Marathoning – What Happens When It’s Over

When planning for a marathon there is much online content discussing the steps that can be taken to guide a runner to a successful finish; schedules, gear, injury prevention, pacing, speed work, comparable celebrity finish times. You name it you can find it!

In my experience post race, I was bemused to find that there was not the same abundance of advice regarding recovery. Once I’d heard my name come through that loud-speaker, I was essentially on my own.

It has been fifteen days since I ran my heart out meeting a lifetime personal goal. In retrospect, my physical training was successful. I am still proud of my accomplishment and less bothered by the fact that my time wasn’t within the range I’d had hoped for. I loved every minute, even the painful ones and the ones where I was consumed with doubt.

The mental challenge of going from full-blown training to restful observance of it is a tremendous transition. Recovery days one through four were brutal.

The old habits of emotional eating and anxiety appeared with vigor; they hadn’t been beat in training, only subdued. The fact that they were actually lying dormant was a blow.

On day five I laced up my brand new Newton’s, but the run was slow and hard. I clocked thirteen minutes per mile for a whopping 1.75 before calling it quits.

Figuring it was too soon to get back out there I tried not to be bothered, but my type A was showing and I was really beating myself up about it.

I tried again days later and ran a decent five, but the love wasn’t there. I was glad when I got home. I prayed that this was temporary.

By now I had searched and searched online for information to make sense of what I was experiencing and in my frustration turned to my friends in Internetland who were the first to show me some light.

After tweeting about my lackluster runs, one twitterer mentioned that she’d heard it took one day for every mile to be fully physically recovered. Easy math I could do; one month to give myself some leeway.

A commenter on my blog told me of her own depression that surfaced after her second marathon. It became so bad that she opted for antidepressants to get her through. This kind of honesty is what I wasn’t finding in my search. I was grateful for hers.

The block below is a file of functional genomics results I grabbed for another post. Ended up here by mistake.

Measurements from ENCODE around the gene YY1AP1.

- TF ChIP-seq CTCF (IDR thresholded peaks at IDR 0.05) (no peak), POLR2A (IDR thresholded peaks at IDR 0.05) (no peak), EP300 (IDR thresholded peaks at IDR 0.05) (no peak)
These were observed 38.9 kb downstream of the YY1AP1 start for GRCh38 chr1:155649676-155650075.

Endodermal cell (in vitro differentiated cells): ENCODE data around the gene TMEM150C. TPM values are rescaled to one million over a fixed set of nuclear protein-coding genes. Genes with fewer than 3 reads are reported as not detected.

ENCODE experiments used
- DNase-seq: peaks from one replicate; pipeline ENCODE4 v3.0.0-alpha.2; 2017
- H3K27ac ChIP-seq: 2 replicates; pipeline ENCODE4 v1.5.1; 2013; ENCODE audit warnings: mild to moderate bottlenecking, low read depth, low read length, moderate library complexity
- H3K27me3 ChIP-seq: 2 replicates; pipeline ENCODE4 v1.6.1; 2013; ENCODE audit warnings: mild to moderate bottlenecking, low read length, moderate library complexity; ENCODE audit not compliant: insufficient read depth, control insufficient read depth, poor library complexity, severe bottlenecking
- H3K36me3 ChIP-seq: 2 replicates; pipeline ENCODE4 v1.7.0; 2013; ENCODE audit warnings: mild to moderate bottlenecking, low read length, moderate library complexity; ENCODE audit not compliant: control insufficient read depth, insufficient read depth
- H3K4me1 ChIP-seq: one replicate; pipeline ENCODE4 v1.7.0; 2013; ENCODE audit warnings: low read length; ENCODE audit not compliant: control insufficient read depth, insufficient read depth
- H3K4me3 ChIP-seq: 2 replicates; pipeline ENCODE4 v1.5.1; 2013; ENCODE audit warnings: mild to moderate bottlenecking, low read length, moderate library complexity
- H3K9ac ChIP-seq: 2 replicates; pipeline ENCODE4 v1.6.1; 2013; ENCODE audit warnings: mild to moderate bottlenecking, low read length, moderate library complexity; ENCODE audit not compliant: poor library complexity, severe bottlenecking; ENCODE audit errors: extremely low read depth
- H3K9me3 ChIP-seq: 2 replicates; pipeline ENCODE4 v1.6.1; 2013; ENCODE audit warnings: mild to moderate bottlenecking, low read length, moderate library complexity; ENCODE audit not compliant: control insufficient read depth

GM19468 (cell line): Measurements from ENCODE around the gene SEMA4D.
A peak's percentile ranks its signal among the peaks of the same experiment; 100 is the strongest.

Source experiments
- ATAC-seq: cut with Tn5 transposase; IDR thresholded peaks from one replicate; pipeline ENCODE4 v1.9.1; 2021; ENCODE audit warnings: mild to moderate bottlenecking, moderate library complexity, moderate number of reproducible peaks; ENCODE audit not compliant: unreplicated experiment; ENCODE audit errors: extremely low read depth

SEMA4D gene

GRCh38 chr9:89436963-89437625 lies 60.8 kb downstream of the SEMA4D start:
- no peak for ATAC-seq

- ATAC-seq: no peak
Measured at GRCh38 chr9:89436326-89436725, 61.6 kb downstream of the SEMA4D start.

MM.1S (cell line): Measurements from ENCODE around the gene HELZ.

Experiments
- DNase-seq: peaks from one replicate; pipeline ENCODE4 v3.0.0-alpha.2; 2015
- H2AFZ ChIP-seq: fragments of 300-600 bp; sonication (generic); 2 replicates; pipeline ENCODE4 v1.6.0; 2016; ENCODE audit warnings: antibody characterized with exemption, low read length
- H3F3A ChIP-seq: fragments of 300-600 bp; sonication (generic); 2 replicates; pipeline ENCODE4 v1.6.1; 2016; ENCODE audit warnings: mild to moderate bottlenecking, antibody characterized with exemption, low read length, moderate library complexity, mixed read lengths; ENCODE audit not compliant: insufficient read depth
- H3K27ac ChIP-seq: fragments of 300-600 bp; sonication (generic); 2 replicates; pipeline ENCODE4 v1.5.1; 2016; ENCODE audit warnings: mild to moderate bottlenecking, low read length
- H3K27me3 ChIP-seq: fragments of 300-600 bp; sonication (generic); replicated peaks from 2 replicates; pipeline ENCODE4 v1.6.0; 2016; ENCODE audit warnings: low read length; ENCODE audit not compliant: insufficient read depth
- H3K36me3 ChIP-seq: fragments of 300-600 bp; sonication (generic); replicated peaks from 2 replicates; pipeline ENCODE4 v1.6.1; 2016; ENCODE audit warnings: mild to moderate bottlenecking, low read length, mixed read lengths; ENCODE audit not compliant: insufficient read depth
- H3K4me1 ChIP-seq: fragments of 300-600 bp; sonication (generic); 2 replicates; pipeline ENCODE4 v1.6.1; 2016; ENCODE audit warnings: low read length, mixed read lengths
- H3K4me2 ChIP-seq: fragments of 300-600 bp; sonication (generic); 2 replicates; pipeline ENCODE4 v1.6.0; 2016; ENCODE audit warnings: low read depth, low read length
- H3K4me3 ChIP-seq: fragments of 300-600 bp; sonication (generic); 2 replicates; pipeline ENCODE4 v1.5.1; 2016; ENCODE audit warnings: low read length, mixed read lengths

And then my sister arrived into town last Monday and I saw my nephew (whom I had helped raise from the time he was one until three), but had not had much communication with in the most recent years. Standing in front of me now was a teenage boy, all five feet nine inches of him. I swung my arms around his neck and the tears started to flow.

When I got home that night they continued.

I called my older sister and kept crying.

A full-blown panic attack followed. I’d never actually had one before, so I was surprised by its force. My heart was beating out of my chest and I had to take a Clonapin to settle down. It didn’t work, so I took another.

I fell asleep and woke the next morning feeling groggy, but better.

As if the fog had lifted, I was able to think with a clear mind and it became obvious that the pressure I was putting on myself to be as strong and powerful as I’d been before the marathon was suddenly gone; like all that training had never happened.

Seeing my nephew was the tip of the emotional iceberg in terms of the way I was managing. I needed a good cry. It needed to come out and I began to feel as if real recovery was finally going to begin.

So does it make sense then that I’d want to go through this again?

Yes, of course!

stubbornness and determination are a part of my gene pool and one must never stop learning in this life.

The next step is to move out of my comfort zone both physically and mentally.

With running taking a short hiatus from my schedule I’ve recently headed back to yoga.

Last week while standing in tree pose with my branches spread wide I straightened my neck to peer toward the sky and thanked God. The second tree pose on the opposite leg allowed me the opportunity to thank Him again.